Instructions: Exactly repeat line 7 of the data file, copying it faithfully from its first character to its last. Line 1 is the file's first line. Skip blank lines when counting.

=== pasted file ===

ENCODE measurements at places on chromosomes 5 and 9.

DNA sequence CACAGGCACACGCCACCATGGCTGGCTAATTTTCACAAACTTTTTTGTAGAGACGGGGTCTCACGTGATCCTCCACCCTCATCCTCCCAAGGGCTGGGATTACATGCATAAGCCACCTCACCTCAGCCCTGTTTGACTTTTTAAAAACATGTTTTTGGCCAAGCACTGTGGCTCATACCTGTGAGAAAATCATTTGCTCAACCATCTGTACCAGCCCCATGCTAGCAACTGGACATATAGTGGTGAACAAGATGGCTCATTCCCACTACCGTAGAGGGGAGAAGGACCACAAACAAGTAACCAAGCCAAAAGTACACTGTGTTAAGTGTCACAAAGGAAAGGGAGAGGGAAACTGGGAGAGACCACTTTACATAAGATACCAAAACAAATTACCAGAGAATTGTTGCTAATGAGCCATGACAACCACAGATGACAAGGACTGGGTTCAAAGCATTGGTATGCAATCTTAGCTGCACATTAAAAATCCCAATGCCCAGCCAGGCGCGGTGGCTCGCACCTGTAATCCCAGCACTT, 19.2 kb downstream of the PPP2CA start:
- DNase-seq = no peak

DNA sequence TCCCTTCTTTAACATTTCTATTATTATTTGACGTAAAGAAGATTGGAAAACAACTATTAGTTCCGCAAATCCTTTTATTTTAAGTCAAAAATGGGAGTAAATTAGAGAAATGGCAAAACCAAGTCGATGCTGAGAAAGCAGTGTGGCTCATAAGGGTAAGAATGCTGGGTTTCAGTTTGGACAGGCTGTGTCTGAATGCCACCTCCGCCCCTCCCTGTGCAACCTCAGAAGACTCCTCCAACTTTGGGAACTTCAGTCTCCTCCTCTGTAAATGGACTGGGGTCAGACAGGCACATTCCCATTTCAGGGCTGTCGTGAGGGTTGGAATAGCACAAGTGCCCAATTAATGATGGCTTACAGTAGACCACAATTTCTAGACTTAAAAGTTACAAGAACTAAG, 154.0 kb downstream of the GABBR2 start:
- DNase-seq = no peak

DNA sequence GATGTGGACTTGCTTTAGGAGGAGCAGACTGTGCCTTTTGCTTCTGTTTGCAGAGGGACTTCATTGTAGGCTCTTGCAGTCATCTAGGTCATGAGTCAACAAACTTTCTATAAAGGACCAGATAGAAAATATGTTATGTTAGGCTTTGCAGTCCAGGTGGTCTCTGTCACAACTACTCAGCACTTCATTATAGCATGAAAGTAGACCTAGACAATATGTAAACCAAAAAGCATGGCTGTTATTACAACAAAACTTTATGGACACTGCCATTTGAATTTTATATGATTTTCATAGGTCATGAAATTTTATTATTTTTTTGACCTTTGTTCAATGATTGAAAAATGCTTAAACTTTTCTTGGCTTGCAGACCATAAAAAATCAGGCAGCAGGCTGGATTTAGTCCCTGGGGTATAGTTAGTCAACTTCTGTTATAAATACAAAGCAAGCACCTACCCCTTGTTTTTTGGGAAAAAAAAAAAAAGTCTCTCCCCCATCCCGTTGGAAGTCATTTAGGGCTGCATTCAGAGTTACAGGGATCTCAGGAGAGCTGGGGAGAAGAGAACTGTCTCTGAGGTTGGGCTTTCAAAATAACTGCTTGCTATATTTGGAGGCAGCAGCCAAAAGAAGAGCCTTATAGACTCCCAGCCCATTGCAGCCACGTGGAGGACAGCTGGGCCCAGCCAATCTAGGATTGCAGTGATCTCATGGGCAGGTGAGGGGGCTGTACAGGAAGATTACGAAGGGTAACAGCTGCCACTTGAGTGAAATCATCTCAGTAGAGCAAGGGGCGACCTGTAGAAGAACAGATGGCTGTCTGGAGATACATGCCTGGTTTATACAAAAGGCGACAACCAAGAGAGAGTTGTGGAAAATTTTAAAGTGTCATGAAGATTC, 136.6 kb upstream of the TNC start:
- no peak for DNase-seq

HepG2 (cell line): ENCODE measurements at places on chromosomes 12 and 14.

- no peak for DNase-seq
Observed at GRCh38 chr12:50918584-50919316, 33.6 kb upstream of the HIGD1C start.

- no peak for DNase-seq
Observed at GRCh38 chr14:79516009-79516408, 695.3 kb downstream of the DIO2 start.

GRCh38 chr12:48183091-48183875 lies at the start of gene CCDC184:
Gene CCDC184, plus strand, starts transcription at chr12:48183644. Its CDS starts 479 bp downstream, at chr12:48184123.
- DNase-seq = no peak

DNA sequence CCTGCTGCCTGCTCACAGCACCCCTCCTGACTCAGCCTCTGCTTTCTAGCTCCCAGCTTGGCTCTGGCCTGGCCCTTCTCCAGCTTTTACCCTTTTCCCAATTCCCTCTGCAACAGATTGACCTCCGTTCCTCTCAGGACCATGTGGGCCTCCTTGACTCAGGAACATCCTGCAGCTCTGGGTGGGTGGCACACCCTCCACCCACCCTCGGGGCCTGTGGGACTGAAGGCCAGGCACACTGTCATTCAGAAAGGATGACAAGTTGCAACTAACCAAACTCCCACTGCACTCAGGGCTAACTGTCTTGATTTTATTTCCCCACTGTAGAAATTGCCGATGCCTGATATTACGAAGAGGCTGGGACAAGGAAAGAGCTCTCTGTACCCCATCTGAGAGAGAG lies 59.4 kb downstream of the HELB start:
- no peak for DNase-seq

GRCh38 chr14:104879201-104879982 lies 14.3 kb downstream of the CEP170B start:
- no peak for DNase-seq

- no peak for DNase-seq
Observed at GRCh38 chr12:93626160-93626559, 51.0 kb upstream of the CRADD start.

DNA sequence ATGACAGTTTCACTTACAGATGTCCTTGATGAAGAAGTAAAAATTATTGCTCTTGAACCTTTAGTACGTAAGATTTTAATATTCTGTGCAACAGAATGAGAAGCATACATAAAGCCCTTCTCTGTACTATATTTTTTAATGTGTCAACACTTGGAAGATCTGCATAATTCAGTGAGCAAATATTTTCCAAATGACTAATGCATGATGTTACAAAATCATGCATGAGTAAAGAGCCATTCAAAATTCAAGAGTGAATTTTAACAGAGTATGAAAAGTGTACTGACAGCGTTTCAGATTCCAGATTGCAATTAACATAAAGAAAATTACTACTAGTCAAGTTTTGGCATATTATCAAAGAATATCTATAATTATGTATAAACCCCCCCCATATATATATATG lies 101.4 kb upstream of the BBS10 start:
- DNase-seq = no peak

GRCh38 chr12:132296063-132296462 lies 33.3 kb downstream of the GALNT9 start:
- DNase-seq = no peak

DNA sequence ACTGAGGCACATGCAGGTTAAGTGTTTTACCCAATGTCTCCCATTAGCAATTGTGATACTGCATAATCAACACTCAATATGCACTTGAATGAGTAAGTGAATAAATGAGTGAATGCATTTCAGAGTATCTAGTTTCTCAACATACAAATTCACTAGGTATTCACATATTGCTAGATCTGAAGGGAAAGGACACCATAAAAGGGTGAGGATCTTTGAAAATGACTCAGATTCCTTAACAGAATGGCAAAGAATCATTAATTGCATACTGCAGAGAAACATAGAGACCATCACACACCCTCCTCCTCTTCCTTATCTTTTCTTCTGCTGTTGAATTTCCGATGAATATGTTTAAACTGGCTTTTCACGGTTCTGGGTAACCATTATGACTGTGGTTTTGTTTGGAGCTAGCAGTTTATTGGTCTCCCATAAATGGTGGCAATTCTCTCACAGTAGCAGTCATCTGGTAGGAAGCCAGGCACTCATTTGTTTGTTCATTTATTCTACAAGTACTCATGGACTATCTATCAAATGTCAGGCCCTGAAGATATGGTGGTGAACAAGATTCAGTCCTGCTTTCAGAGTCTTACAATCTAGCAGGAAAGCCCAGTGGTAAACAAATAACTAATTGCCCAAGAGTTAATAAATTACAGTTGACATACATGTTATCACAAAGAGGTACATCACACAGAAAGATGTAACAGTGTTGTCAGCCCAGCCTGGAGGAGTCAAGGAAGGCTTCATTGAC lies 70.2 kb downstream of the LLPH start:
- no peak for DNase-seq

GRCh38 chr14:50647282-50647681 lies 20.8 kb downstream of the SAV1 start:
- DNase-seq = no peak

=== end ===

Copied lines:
- no peak for DNase-seq